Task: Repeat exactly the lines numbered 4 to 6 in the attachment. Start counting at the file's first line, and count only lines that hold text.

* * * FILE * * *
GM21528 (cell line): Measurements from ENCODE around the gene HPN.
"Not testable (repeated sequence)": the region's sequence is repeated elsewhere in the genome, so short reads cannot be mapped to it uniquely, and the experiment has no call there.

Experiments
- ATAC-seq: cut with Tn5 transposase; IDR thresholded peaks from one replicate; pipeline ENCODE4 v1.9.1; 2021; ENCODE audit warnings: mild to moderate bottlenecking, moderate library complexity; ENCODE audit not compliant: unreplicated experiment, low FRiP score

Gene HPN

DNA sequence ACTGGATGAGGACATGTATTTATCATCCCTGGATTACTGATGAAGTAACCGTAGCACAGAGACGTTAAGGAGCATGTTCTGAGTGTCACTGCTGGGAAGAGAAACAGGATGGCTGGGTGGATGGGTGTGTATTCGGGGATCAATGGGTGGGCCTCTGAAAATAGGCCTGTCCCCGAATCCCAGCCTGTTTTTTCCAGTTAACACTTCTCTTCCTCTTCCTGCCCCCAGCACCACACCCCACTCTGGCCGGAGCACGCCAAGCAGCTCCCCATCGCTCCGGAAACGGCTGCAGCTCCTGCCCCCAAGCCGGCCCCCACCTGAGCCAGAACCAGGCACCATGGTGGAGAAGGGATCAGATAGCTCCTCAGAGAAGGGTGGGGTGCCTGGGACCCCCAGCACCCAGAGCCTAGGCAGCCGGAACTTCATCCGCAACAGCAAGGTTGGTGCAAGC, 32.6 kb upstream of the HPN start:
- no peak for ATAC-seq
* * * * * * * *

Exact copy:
- ATAC-seq: cut with Tn5 transposase; IDR thresholded peaks from one replicate; pipeline ENCODE4 v1.9.1; 2021; ENCODE audit warnings: mild to moderate bottlenecking, moderate library complexity; ENCODE audit not compliant: unreplicated experiment, low FRiP score

Gene HPN

DNA sequence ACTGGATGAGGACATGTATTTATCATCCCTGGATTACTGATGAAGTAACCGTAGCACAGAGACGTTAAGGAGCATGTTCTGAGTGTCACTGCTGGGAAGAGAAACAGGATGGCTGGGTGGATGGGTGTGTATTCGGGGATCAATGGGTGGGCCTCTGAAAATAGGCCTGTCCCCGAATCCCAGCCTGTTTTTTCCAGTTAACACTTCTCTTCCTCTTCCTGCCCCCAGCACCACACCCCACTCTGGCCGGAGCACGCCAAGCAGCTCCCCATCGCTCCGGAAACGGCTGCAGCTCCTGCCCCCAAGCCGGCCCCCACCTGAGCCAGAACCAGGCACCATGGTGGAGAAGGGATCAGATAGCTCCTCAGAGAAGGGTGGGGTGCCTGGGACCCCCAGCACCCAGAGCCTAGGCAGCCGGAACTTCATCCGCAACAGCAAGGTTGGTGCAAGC, 32.6 kb upstream of the HPN start: